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PLEASE, Help Save The Florida Panther Before They Disappear!!! August 23, 2006 6:49 PM

Do you think panthers hang out in trees? Well, they don't! There are so many pictures of them in trees because they are trying to escape from tracking dogs scientists use to temporarily capture them for radio collaring and medical care. Of course, this wouldn't be necessary if mankind hadn't encroached on their territory and put them at severe risk of extinction. Please visit this site to learn more about our precious native big cats, and what you can do to help: Thank you for showing you care, please pass this on..........  [ send green star]
 September 16, 2006 5:30 AM

my roses are doing good and flowering in naples..  [ send green star]  [ accepted]
 September 20, 2006 8:05 AM

Dear Ceci, Is there a petition that I can sign. Thank you dear friend, you care so much for all animals.  [ send green star]  [ accepted]
 September 20, 2006 9:14 AM

Hi Simone! I am so happy to see someone alive here, unlike that goofball above your post, you made me cry! I cannot find one petition for these gorgeous creatures that roam my state, I'm open to any suggestions. Thanks so much for the story you posted too, everytime I look for info on what's happening with the panther I never find a thing. Florida is booming, as far as I'm concerned I wish people would go live somewhere else. Too much land is being taken from all our wildlife, the gators, the panthers, everyone is suffering! They're destroying the Everglades, I just can't handle it all. And the group host here is a young teen, nothing is going on in this group!  [ send green star]
 September 20, 2006 9:13 PM

Ceci, you made me cracked up with your goofball remark. thanks for making my day!  [ send green star]  [ accepted]
Why should we save the Florida Panther? September 21, 2006 12:19 AM

Why should we save the Florida Panther? The Florida Panther is special simply because it exists. As a top predator this subspecies of mountain lion is known as an “Umbrella Species” because its survival means the survival of the flora and fauna (plants and animals) that live in its range. If we are losing big cats, it is because we are losing natural wilderness areas to urban sprawl. Preserving wilderness protects the quality of soil, water and air that all species, including us depend on for life.  [ send green star]  [ accepted]
 September 27, 2006 6:58 AM

The puma originally ranged throughout much of North, Central, and South America. It is among the most widely ranging American mammals, but has been lost from much of its former range over the last 500 years. It is also known as the cougar, mountain lion, Florida panther and red tiger. PumaPuma adults are a uniform tawny colour with lighter fur on their lower chests, belly, and inner legs. This uniform colour provide camouflage and often matches the colour of the deer that they hunt. Cougar kittens are spotted, which helps to camouflage them in the shadows of their den. The greatest threat to the puma's survival is loss, fragmentation, and degradation of habitat. Other threats include inbreeding, insufficient numbers of large prey, disease, and environmental contaminants. Institutional constraints and negative public perceptions also threaten the future survival of the Florida panther. The Florida panther, one of more than 20 subspecies of puma, and is critically endangered as is the eastern North American subspecies. The Florida panther was formerly found throughout the south eastern United States, but had disappeared from most of its range by the late 1920s. Florida was one of the first states to offer any legal protection to the panther, in the 1950s, and it is now home to the only known puma population in Eastern North America, consisting of just 30-50 adult animals confined to fragmented patches of habitat. Health issues affecting such small populations include a lack of sufficiently diverse genetic material, exposure to domestic animal-borne disease, such as feline HIV, and problems stemming from poor nutrition, such as anaemia and parasitic infestation. Between 1979 and 1991, road kills accounted for half of all known Florida panther deaths while very high levels of mercury were found in two dead Everglades panthers, possibly from eating racoons which had eaten contaminated fish. The remaining Florida panther habitat is fragmented by agriculture and settlements and criss-crossed by roads. Some of the most strategically located forests are owned by people that are hostile to panther conservation.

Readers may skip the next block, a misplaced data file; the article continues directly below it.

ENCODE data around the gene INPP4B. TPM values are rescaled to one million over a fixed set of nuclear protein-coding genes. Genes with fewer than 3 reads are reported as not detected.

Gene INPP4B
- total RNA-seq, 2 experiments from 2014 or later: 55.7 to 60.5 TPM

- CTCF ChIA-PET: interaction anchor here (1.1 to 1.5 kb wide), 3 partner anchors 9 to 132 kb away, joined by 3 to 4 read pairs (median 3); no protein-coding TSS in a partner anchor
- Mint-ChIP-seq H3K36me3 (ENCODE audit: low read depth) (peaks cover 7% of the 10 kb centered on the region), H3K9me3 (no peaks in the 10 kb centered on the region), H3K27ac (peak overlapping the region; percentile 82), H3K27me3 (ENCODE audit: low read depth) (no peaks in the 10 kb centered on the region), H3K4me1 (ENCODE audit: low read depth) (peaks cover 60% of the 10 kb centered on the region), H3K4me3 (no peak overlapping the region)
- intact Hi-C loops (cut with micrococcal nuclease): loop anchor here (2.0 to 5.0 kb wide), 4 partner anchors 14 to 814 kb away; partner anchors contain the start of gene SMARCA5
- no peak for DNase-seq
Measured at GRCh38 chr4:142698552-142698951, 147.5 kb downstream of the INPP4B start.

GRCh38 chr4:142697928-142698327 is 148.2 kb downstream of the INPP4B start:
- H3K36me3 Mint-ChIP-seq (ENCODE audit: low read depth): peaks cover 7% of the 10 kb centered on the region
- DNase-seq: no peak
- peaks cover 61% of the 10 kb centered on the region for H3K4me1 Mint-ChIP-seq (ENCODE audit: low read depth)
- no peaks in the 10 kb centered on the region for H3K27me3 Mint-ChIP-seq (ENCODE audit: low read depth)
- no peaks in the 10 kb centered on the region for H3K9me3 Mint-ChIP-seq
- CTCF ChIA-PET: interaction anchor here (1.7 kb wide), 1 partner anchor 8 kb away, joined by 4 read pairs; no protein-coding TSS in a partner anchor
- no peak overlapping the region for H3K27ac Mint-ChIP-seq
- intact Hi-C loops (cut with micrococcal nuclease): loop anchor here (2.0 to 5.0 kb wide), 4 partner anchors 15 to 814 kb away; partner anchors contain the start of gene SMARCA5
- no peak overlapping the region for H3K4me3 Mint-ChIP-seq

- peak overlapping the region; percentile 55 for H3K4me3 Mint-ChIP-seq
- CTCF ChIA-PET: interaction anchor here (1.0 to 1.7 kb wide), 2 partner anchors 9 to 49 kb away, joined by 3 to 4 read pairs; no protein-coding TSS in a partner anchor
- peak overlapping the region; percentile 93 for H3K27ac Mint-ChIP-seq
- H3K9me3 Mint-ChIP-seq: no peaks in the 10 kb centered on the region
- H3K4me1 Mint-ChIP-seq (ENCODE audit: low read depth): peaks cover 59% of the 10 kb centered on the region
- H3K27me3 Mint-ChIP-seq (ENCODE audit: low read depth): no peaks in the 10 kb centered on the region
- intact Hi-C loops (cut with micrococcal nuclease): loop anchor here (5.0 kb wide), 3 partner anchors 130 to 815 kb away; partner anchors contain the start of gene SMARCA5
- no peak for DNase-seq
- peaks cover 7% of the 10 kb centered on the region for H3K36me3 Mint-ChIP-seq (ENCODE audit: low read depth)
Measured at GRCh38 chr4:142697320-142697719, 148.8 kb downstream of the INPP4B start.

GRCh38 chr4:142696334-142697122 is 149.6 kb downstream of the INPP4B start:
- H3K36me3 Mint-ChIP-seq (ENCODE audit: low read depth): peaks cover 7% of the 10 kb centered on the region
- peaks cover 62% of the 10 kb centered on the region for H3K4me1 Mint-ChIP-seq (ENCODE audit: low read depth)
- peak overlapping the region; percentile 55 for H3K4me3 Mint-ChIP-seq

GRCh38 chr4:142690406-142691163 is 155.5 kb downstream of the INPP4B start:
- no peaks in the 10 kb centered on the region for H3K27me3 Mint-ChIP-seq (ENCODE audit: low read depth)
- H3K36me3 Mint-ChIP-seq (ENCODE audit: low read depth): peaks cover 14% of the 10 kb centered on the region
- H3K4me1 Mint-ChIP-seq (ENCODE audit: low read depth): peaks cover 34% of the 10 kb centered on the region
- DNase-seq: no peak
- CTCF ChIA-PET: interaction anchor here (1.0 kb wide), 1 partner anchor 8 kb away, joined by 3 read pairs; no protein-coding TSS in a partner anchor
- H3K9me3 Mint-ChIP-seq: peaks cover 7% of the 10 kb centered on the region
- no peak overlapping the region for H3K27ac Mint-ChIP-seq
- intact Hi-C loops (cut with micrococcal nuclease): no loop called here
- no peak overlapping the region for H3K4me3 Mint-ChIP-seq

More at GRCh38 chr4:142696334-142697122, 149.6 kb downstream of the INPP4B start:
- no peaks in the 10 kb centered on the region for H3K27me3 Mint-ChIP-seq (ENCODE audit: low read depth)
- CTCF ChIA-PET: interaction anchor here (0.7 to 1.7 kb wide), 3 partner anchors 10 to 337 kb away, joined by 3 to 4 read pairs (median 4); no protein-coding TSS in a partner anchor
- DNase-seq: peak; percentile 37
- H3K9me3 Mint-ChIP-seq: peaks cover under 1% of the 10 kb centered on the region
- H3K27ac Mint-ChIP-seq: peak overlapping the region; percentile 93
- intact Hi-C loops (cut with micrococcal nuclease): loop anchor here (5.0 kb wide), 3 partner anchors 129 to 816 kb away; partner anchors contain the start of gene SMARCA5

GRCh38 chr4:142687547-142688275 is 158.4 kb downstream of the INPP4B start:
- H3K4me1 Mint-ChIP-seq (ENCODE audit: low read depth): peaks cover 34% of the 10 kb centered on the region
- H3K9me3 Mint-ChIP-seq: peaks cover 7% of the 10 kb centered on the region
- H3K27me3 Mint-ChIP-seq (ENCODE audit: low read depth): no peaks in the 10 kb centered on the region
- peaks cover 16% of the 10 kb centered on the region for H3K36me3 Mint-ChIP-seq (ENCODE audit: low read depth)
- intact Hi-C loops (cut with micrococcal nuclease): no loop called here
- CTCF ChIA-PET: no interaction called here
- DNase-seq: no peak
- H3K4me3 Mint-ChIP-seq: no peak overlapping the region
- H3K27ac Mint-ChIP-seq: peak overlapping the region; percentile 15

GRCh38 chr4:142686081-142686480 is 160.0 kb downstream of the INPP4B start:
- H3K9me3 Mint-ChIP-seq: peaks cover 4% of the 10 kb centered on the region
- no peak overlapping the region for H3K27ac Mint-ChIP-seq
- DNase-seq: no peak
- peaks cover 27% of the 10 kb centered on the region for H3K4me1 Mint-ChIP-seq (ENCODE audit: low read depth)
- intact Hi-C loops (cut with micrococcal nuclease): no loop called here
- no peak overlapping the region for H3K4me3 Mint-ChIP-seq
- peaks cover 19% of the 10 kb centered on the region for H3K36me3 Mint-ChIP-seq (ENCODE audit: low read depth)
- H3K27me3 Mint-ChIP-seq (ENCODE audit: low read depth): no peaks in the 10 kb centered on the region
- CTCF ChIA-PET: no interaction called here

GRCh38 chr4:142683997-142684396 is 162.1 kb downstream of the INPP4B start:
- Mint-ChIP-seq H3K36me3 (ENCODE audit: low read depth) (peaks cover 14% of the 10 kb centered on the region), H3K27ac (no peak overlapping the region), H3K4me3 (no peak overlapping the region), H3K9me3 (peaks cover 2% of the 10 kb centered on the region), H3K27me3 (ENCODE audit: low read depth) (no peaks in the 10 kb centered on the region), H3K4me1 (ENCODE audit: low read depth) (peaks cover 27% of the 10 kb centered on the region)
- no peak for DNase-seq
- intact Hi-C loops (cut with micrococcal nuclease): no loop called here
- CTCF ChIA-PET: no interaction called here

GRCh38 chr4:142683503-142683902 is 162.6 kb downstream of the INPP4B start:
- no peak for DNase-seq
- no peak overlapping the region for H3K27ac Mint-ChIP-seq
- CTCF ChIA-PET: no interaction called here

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 September 27, 2006 6:59 AM

Of approximately 12,555 sq km of occupied panther range in south Florida, only 47% is in state and federal ownership and this is often the marginal or less productive land. Panthers that live on private lands are often in better physical condition and have a higher rate of reproductive success than those on public lands, possibly due to greater prey availability and less disturbance from hunters. Government initiatives to includes the use of fences and underpasses to give panthers safe access across a major highway, the management of deer and hog populations on public lands, vaccination programmes and a captive breeding programme. Re-introduction is the government's preferred management strategy. However, these efforts have been hampered by complaints from locals and cats have been recaptured. For more information about the puma see Wildfacts.

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 September 27, 2006 7:41 AM

Is there any work being done to talk round those forest owners who are hostile to the idea of Panther conservation?


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Florida Panthers: Can We Save Them?
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